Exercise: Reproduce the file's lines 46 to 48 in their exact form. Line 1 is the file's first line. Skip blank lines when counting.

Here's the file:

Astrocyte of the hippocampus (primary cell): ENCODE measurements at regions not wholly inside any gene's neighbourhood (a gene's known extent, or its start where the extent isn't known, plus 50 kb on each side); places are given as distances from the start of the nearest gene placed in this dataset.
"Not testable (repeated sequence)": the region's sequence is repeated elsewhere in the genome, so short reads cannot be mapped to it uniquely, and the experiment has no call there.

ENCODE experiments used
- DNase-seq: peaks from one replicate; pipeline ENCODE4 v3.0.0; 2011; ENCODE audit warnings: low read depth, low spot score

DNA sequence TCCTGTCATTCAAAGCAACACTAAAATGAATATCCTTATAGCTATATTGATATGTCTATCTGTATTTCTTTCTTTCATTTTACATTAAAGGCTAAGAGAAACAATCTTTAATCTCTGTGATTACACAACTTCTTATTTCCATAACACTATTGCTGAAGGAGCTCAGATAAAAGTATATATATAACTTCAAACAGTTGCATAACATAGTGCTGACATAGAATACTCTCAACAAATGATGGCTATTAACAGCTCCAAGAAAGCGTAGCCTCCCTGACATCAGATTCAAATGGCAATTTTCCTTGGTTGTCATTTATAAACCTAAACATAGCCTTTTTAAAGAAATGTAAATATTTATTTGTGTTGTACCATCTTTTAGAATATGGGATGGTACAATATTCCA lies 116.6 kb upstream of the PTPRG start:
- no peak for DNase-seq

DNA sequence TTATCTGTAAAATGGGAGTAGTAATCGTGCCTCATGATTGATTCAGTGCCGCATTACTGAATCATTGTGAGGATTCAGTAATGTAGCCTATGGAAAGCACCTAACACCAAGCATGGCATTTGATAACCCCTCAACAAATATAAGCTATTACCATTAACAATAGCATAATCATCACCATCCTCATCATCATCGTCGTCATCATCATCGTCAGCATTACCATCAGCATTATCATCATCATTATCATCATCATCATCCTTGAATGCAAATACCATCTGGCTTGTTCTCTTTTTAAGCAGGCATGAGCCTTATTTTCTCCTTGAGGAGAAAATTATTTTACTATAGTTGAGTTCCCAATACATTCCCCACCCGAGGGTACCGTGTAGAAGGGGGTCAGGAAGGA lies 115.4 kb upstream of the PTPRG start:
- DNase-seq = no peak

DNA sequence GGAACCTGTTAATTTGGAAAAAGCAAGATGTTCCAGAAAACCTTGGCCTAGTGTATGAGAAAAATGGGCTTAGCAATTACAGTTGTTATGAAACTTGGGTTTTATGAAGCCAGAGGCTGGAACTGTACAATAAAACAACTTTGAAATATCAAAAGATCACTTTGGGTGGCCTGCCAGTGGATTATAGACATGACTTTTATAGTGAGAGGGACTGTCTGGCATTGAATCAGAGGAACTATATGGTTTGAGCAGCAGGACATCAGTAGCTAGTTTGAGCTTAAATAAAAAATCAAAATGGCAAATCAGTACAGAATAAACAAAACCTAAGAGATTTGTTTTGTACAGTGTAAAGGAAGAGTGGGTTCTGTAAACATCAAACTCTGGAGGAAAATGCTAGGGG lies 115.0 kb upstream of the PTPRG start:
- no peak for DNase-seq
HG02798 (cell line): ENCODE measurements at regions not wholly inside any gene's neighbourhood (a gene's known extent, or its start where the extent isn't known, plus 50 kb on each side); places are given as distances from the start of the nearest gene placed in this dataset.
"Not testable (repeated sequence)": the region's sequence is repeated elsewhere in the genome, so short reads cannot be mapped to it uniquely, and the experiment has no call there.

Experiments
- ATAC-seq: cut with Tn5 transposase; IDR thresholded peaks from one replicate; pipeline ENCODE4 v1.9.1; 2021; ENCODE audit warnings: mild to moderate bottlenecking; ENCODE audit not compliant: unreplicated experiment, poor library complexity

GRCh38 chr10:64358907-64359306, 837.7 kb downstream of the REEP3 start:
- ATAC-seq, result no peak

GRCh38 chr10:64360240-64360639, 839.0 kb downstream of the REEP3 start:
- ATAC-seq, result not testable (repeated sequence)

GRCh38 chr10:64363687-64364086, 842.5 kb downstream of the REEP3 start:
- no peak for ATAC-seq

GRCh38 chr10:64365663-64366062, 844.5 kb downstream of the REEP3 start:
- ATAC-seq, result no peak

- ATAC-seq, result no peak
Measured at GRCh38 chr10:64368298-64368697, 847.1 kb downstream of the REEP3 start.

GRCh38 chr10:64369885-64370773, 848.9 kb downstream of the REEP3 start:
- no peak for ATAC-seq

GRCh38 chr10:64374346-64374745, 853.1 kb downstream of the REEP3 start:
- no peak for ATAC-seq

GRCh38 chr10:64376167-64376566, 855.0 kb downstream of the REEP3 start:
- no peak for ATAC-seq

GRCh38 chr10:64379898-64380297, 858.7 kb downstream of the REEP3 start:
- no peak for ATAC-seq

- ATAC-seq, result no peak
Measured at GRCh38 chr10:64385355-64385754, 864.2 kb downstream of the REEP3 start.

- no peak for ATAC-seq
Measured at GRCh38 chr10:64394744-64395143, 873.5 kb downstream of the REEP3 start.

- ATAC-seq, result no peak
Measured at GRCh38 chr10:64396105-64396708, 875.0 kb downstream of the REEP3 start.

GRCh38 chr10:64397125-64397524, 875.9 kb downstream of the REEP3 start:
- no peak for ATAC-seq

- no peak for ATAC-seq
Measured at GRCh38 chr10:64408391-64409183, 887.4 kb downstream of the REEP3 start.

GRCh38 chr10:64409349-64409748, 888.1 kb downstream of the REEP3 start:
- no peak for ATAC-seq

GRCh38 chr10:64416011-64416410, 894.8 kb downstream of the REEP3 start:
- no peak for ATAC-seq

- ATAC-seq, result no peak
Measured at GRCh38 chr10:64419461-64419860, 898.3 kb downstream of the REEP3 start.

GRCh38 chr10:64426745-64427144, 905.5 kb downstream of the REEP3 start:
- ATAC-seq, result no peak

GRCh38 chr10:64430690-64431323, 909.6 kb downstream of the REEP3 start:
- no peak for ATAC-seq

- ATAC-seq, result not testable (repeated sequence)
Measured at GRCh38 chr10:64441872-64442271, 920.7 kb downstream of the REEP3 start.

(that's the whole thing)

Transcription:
- no peak for ATAC-seq

- ATAC-seq, result no peak
Measured at GRCh38 chr10:64419461-64419860, 898.3 kb downstream of the REEP3 start.